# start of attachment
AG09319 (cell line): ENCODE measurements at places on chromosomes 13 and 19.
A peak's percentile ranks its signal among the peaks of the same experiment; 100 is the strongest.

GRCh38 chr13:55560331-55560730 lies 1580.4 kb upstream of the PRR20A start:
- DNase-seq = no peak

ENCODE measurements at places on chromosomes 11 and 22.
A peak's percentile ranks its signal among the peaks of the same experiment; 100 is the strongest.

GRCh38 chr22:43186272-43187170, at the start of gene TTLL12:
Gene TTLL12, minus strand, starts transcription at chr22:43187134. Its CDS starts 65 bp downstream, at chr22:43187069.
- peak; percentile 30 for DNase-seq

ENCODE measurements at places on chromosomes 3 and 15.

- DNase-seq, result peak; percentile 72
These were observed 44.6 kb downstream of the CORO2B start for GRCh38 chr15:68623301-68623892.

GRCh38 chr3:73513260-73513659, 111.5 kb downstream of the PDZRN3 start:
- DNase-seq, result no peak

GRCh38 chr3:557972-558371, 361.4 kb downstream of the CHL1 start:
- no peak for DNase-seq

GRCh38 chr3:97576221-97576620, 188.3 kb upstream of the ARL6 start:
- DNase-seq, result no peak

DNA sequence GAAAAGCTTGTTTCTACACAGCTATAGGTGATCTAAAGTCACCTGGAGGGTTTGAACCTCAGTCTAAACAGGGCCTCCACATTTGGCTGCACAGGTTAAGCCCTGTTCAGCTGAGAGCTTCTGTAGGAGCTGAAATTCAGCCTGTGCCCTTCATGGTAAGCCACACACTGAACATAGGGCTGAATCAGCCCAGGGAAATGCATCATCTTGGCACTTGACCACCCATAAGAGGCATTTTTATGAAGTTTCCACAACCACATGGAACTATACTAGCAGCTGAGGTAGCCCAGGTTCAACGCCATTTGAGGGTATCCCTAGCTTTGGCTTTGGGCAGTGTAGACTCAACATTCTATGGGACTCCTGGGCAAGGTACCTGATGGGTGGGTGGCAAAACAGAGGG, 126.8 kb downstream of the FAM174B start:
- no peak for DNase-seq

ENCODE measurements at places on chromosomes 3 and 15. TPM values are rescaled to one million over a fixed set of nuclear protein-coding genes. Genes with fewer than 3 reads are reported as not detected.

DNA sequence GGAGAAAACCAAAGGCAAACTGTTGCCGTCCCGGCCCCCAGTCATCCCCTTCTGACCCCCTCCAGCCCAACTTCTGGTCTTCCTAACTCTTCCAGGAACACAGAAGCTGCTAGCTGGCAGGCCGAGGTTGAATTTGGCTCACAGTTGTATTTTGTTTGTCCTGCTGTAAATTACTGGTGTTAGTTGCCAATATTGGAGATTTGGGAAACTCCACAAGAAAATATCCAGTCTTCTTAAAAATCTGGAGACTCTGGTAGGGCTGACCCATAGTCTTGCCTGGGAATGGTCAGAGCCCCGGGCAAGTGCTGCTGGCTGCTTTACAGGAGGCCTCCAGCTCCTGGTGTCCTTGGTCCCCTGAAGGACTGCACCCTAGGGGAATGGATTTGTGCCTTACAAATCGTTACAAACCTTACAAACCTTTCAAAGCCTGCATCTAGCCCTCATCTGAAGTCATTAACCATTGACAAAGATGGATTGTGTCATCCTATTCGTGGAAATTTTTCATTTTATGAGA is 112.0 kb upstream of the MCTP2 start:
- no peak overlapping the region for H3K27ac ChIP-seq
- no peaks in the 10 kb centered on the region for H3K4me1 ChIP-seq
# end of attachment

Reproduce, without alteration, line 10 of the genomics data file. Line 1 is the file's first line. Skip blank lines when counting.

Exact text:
ENCODE measurements at places on chromosomes 3 and 15.